Note on Application of Potentiometer

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Application of Potentiometer

A potentiometer basically measures the potential difference between two points.

Determination of Internal Resistance of a Cell
Application of potentiometer
Application of potentiometer

A cell of emf E whose internal resistance r is to be determined is connected in the potentiometer circuit. The positive terminal of E is connected to A where positive terminal of the driving cell E­0 is connected and the negative terminal to a galvanometer. A resistance box R is connected parallel to the cell through a key K. a steady current is passed through the wire by the driving cell.

Initiallly the key is open and the emf E of the cell is balanced in the potentiometer wire. Suppose the balanced point obtained at D and let l1 be the length of wire AD. Then E is balanced by p.d. VAD across AD. So,

\begin{align*} E &= V_{AD} \\ \text {From the principle of potentiometer} \\ V_{AD} &\propto l_1 \\ E &\propto l_1 \dots (i)\\ \end{align*}

Now, a known resistance R is provided by R.B. and the key K is closed. A current I’ will pass in the closed circuit of R and E. then a terminal p.d., V is obtained across the cell which is again balanced by the p.d. in the potentiometer wire. Let D’ be the point at which the null deflection is obtained and p.d. across AD’ be VAD’. So,

\begin{align*} V = V_{AD}’ \end{align*}If l2is the length of this portion AD’ of the wire, from the principle of potentiometer \begin{align*} V_{AD}’ \propto l_2 \\ \text {and} \: V \propto l_2 \dots (ii) \\ \text {Dividing equation} \: (i) \: \text {by equation} \: (ii) , \: \text {we get} \\ \frac EV &= \frac {l_1}{l_2} \\ \text {As} \: E &= I’ (R + r) \\\ \text {and the terminal p.d.,} \: V &= I’R \\ \end{align*}

\begin{align*} \text {Substituting these values in equation} \: (iii), \: \text {we get} \\\frac {I’(R +r)}{I’R} &= \frac {l_1}{l_2} \\ \text {or,} \: \frac {R + r}{R} &= \frac {l_1}{l_2} \\ \text {or,} \: 1 + \frac rR &= \frac {l_1}{l_2} \\\text {or,} \: \frac rR &= \frac {l_1}{l_2} – 1 \\ \text {or,} \: r &= R \left (\frac {l_1}{l_2} – 1\right ) \\ \text {or,} \: r &= R \left ( \frac {l_1 – l_2}{l_2} \right ) \dots (iv) \\ \end{align*}As l1, l2and R are known, the internal resistance r of the cell can be determined.

Comparison of emfs of two Cells and Determination of emf of a Cell

circuit diagram of comparision of emf of two cells
circuit diagram of comparision of emf of two cells

Two cells whose emfs E1 and E2 are to be compared are connected in the potentiometer circuit as shown in the figure. The driving cell of emf E0 maintains a steady current in the circuit of the potentiometer wire AB. The positive terminals of E1 and E2 are connected at A where positive terminal of E0 is connected and the negative terminals to the two-way key. A galvanometer is connected between the key and the jockey that slides over the wire. E0 must be greater than E1 and E2.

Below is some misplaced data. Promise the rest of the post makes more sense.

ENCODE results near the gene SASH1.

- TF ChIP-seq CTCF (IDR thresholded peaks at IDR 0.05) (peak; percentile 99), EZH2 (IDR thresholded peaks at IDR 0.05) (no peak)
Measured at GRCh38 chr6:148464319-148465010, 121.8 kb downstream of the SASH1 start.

One of the cells say E1 is connected in the circuit by closing K1 of the two-way key and E2 disconnected by making K2 open. The jockey is slide along the wire AB to find the null point. When the jockey is placed at C near A on the wire, the length of portion AC is small and p.d., VAC in it is small. As the emf E1 is greater than VAC, the current will flow through the galvanometer, G in the direction of E1 and the galvanometer is deflected in the left direction.

When the jockey is placed at D near B, the p.d., VAD across portion AD will be greater than E1 and the current will flow through, G in opposite direction of E1. So, the galvanometer shows deflection in right direction. This work confirms that the circuit is correct and by trail and error method, a point says F is found at which G shows null deflection. At this condition, p.d. VAF across AF is equal to emf, E1 and in the galvanometer coil. So, whole emf E1 is balanced by the p.d. VAF in the length l1 of the wire. So, at the balanced condition,

\begin{align*} E_1 = V_{AF} \\ \text {From the principle of potentiometer,} \: V_{AF} \propto l_1 \\ \text {So,} \: E_1 \propto l_1 \dots (i) \\ \text {Similar work is repeated for the next cell,} \: E_2. \\ \text {Then we will get} \\ E_2 \propto l_2 \dots (ii) \\ \text {Dividing equation} \: (i) \: \text {by equation} \: (ii), \: \text {we get} \\ \frac {E_1}{E_2} &= \frac {_1}{l_2} \\ \text {Since} \: l_1 \: \text {and} \: l_2 \: \text {are measured in the potentiometer wire,} \\ \frac {E_1}{E_2} \: \text { can be determined.} \\\end{align*} If the emf of one cell, say E2is known, the emf of the other cell can be determined as \(E_1 = \frac {l_1}{l_2}E_2\)

reference

Manu Kumar Khatry, Manoj Kumar Thapa,et al. Principle of Physics. Kathmandu: Ayam publication PVT LTD, 2010.

S.K. Gautam, J.M. Pradhan. A text Book of Physics. Kathmandu: Surya Publication, 2003.

A potentiometer basically measures the potential difference between two points.

\begin{align*} \text {or,} \: r &= R \left ( \frac {l_1 – l_2}{l_2} \right ) \dots (iv) \\ \end{align*}As l1, l2and R are known, the internal resistance r of the cell can be determined.

If the emf of one cell, say E2is known, the emf of the other cell can be determined as \( E_1 = \frac {l_1}{l_2}E_2\).

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